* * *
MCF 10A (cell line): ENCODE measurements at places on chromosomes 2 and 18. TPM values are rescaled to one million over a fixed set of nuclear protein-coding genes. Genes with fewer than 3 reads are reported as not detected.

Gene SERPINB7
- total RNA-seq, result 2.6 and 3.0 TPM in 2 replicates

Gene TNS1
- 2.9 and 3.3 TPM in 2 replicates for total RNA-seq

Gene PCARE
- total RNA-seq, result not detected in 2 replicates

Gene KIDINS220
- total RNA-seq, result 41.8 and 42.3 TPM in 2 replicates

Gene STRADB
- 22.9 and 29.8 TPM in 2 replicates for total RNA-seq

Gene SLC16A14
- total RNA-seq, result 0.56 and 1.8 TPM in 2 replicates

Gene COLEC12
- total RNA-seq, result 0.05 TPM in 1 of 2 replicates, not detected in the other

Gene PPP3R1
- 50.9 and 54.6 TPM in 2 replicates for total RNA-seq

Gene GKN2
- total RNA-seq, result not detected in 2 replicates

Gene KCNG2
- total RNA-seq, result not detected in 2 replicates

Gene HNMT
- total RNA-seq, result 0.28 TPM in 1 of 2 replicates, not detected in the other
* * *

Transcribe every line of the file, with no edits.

MCF 10A (cell line): ENCODE measurements at places on chromosomes 2 and 18. TPM values are rescaled to one million over a fixed set of nuclear protein-coding genes. Genes with fewer than 3 reads are reported as not detected.

Gene SERPINB7
- total RNA-seq, result 2.6 and 3.0 TPM in 2 replicates

Gene TNS1
- 2.9 and 3.3 TPM in 2 replicates for total RNA-seq

Gene PCARE
- total RNA-seq, result not detected in 2 replicates

Gene KIDINS220
- total RNA-seq, result 41.8 and 42.3 TPM in 2 replicates

Gene STRADB
- 22.9 and 29.8 TPM in 2 replicates for total RNA-seq

Gene SLC16A14
- total RNA-seq, result 0.56 and 1.8 TPM in 2 replicates

Gene COLEC12
- total RNA-seq, result 0.05 TPM in 1 of 2 replicates, not detected in the other

Gene PPP3R1
- 50.9 and 54.6 TPM in 2 replicates for total RNA-seq

Gene GKN2
- total RNA-seq, result not detected in 2 replicates

Gene KCNG2
- total RNA-seq, result not detected in 2 replicates

Gene HNMT
- total RNA-seq, result 0.28 TPM in 1 of 2 replicates, not detected in the other